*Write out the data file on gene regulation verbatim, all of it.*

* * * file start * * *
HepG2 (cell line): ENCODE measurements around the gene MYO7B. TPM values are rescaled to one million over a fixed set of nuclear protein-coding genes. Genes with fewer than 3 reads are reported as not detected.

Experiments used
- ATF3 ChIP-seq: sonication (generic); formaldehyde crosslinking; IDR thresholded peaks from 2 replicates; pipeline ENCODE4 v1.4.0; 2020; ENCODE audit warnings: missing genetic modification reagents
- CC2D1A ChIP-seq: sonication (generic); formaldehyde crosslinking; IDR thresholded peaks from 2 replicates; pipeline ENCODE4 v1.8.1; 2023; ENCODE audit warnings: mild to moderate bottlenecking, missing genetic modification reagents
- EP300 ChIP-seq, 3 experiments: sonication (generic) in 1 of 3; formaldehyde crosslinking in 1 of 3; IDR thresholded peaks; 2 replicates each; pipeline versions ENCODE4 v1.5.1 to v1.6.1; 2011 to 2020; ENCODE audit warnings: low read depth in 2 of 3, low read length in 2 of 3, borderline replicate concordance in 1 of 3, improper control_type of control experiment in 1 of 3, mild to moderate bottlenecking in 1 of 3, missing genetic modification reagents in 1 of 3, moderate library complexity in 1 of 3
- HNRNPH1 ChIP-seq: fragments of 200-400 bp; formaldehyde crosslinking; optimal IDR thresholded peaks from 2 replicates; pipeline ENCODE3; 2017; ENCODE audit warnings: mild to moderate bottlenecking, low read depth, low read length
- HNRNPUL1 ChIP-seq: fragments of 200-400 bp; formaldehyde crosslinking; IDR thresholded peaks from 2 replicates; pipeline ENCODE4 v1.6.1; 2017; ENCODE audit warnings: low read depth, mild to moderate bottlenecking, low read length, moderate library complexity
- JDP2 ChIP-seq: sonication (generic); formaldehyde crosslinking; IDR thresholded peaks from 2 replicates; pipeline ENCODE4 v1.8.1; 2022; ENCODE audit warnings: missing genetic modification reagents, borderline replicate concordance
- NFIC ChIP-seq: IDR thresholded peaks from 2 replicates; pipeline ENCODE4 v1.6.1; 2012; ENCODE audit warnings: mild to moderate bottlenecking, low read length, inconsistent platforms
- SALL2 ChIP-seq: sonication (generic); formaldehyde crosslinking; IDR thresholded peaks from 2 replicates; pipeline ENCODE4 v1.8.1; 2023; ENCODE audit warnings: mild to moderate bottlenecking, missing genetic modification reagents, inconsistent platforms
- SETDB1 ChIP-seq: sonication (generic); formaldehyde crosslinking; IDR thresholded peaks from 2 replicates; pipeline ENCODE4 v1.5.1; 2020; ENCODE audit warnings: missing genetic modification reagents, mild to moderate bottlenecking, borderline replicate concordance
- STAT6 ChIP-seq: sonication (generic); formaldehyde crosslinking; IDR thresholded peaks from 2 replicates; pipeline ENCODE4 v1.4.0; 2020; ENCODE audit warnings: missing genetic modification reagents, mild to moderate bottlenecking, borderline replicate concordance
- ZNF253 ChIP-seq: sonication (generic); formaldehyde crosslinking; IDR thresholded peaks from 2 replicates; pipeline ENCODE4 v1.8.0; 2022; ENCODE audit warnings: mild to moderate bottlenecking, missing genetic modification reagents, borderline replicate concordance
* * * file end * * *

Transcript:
HepG2 (cell line): ENCODE measurements around the gene MYO7B. TPM values are rescaled to one million over a fixed set of nuclear protein-coding genes. Genes with fewer than 3 reads are reported as not detected.

Experiments used
- ATF3 ChIP-seq: sonication (generic); formaldehyde crosslinking; IDR thresholded peaks from 2 replicates; pipeline ENCODE4 v1.4.0; 2020; ENCODE audit warnings: missing genetic modification reagents
- CC2D1A ChIP-seq: sonication (generic); formaldehyde crosslinking; IDR thresholded peaks from 2 replicates; pipeline ENCODE4 v1.8.1; 2023; ENCODE audit warnings: mild to moderate bottlenecking, missing genetic modification reagents
- EP300 ChIP-seq, 3 experiments: sonication (generic) in 1 of 3; formaldehyde crosslinking in 1 of 3; IDR thresholded peaks; 2 replicates each; pipeline versions ENCODE4 v1.5.1 to v1.6.1; 2011 to 2020; ENCODE audit warnings: low read depth in 2 of 3, low read length in 2 of 3, borderline replicate concordance in 1 of 3, improper control_type of control experiment in 1 of 3, mild to moderate bottlenecking in 1 of 3, missing genetic modification reagents in 1 of 3, moderate library complexity in 1 of 3
- HNRNPH1 ChIP-seq: fragments of 200-400 bp; formaldehyde crosslinking; optimal IDR thresholded peaks from 2 replicates; pipeline ENCODE3; 2017; ENCODE audit warnings: mild to moderate bottlenecking, low read depth, low read length
- HNRNPUL1 ChIP-seq: fragments of 200-400 bp; formaldehyde crosslinking; IDR thresholded peaks from 2 replicates; pipeline ENCODE4 v1.6.1; 2017; ENCODE audit warnings: low read depth, mild to moderate bottlenecking, low read length, moderate library complexity
- JDP2 ChIP-seq: sonication (generic); formaldehyde crosslinking; IDR thresholded peaks from 2 replicates; pipeline ENCODE4 v1.8.1; 2022; ENCODE audit warnings: missing genetic modification reagents, borderline replicate concordance
- NFIC ChIP-seq: IDR thresholded peaks from 2 replicates; pipeline ENCODE4 v1.6.1; 2012; ENCODE audit warnings: mild to moderate bottlenecking, low read length, inconsistent platforms
- SALL2 ChIP-seq: sonication (generic); formaldehyde crosslinking; IDR thresholded peaks from 2 replicates; pipeline ENCODE4 v1.8.1; 2023; ENCODE audit warnings: mild to moderate bottlenecking, missing genetic modification reagents, inconsistent platforms
- SETDB1 ChIP-seq: sonication (generic); formaldehyde crosslinking; IDR thresholded peaks from 2 replicates; pipeline ENCODE4 v1.5.1; 2020; ENCODE audit warnings: missing genetic modification reagents, mild to moderate bottlenecking, borderline replicate concordance
- STAT6 ChIP-seq: sonication (generic); formaldehyde crosslinking; IDR thresholded peaks from 2 replicates; pipeline ENCODE4 v1.4.0; 2020; ENCODE audit warnings: missing genetic modification reagents, mild to moderate bottlenecking, borderline replicate concordance
- ZNF253 ChIP-seq: sonication (generic); formaldehyde crosslinking; IDR thresholded peaks from 2 replicates; pipeline ENCODE4 v1.8.0; 2022; ENCODE audit warnings: mild to moderate bottlenecking, missing genetic modification reagents, borderline replicate concordance